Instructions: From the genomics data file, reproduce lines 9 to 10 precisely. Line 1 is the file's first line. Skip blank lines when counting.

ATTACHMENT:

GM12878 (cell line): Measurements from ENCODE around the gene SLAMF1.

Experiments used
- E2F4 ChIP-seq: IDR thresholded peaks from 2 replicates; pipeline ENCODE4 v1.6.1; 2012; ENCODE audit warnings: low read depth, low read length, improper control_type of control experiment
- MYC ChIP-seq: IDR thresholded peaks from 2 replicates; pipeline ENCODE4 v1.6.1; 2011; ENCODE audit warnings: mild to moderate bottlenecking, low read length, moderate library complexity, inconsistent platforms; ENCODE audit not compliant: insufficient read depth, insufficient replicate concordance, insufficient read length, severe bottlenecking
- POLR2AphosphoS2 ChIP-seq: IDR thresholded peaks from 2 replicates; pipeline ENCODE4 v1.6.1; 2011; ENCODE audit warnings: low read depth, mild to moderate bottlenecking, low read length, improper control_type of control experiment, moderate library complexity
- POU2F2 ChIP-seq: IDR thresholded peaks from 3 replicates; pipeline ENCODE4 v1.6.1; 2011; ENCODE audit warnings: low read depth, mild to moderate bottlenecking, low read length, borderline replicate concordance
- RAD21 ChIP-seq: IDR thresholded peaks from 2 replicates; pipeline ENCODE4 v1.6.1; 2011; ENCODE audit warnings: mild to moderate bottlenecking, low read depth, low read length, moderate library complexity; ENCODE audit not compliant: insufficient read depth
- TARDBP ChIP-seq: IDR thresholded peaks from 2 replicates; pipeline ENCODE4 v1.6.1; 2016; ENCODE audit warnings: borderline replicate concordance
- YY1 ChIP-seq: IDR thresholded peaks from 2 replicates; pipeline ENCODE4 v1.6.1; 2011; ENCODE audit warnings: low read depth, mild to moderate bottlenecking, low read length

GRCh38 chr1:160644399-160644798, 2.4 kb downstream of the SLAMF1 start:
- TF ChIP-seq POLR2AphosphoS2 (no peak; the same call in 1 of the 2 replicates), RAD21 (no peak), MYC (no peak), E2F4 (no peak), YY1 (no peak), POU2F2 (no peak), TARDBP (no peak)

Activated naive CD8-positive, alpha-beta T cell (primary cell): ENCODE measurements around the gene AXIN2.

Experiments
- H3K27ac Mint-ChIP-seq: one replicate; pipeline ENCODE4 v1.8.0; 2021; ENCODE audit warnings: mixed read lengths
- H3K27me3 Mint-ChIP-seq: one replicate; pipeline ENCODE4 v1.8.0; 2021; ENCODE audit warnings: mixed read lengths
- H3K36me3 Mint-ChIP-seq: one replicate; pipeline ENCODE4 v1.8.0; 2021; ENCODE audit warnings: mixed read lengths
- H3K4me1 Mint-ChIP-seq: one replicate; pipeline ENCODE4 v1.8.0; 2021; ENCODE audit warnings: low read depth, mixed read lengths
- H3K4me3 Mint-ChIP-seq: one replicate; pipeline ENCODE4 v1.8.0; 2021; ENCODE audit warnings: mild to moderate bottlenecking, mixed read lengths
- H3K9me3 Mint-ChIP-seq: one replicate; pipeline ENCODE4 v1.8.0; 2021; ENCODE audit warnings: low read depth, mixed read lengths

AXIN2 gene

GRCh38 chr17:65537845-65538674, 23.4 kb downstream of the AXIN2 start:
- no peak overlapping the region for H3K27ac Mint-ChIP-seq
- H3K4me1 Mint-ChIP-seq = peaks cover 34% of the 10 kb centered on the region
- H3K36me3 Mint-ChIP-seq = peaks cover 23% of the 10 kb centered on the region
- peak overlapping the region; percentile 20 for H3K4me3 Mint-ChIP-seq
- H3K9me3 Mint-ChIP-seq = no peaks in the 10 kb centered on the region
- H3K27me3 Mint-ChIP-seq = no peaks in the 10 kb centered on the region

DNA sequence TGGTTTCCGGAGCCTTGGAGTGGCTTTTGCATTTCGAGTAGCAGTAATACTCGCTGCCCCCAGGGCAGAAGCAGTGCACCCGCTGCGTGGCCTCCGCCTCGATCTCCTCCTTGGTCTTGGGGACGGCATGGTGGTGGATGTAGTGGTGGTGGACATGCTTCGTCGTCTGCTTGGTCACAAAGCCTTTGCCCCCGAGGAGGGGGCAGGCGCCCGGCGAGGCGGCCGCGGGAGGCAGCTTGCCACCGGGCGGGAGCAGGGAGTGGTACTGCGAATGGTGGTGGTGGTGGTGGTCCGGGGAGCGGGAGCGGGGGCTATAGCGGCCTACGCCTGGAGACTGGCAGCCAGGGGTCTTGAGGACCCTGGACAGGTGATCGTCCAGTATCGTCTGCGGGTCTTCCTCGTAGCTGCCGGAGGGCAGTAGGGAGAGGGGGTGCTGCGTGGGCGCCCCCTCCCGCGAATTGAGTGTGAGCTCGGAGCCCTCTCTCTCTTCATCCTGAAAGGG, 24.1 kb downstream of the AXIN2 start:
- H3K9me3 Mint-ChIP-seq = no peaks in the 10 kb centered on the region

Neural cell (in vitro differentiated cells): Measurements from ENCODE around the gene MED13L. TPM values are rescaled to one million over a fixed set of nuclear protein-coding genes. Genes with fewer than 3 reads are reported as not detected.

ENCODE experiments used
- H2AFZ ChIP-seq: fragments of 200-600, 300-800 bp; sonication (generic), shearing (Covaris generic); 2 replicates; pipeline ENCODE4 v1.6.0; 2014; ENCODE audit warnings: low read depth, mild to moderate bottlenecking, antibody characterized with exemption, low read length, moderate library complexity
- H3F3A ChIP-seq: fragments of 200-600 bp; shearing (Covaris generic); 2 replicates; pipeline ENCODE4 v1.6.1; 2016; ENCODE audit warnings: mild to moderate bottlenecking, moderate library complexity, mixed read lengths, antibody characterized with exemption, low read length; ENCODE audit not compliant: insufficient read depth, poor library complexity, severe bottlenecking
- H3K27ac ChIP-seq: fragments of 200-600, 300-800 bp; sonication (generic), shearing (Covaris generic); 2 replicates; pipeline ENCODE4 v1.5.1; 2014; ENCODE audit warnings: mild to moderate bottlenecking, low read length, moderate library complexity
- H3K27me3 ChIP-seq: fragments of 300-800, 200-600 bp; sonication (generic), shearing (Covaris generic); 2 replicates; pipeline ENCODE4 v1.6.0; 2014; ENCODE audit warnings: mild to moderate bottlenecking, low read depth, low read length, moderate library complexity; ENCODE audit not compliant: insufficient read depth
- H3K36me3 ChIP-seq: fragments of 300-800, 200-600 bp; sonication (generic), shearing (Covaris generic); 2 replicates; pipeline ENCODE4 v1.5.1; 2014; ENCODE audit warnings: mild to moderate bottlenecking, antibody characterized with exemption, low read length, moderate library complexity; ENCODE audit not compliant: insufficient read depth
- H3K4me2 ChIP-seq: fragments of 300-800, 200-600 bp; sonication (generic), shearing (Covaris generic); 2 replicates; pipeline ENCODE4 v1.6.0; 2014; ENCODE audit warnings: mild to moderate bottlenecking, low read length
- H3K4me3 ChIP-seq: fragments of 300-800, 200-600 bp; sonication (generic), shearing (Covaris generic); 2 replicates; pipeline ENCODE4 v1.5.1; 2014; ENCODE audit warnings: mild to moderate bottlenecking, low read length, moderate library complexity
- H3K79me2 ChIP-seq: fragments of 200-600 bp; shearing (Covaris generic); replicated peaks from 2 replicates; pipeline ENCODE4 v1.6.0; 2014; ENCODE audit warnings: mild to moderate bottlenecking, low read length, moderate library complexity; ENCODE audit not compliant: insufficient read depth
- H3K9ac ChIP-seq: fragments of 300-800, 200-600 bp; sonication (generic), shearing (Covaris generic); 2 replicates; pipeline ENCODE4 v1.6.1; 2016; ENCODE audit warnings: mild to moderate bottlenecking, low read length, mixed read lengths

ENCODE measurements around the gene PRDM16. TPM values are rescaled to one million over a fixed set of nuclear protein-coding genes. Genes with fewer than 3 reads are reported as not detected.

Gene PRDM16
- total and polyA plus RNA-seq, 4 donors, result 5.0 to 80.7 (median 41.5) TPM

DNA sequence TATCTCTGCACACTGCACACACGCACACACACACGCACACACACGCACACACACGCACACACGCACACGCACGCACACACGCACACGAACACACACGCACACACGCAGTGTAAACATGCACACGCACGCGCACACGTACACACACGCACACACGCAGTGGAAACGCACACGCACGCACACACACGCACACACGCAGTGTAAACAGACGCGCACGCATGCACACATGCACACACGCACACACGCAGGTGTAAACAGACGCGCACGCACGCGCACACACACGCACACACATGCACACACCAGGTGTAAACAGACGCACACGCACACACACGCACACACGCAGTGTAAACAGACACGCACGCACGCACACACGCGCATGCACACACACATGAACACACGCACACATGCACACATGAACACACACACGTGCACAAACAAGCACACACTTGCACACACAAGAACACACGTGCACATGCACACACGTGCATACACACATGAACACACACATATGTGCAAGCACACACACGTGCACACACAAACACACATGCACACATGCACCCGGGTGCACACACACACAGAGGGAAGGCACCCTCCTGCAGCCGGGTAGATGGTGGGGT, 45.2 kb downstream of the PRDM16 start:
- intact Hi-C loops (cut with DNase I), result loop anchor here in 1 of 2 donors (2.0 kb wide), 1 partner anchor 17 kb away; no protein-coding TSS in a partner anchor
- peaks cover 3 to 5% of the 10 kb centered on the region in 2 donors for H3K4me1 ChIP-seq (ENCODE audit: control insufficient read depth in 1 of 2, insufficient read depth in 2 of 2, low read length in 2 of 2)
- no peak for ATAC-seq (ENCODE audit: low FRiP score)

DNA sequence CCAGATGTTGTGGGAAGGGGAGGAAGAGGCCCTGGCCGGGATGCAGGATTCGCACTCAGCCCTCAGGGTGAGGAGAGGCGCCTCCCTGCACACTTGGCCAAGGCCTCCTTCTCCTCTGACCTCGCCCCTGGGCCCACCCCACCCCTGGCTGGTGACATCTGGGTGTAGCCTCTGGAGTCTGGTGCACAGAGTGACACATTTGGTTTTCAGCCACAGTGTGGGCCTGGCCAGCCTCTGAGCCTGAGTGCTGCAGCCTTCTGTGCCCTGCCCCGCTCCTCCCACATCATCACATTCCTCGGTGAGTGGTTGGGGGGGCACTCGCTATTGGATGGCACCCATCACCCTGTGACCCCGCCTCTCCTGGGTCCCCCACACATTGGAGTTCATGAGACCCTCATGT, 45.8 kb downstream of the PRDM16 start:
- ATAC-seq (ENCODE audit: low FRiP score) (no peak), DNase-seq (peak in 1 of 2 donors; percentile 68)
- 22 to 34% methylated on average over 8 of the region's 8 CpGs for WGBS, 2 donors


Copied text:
- YY1 ChIP-seq: IDR thresholded peaks from 2 replicates; pipeline ENCODE4 v1.6.1; 2011; ENCODE audit warnings: low read depth, mild to moderate bottlenecking, low read length

GRCh38 chr1:160644399-160644798, 2.4 kb downstream of the SLAMF1 start: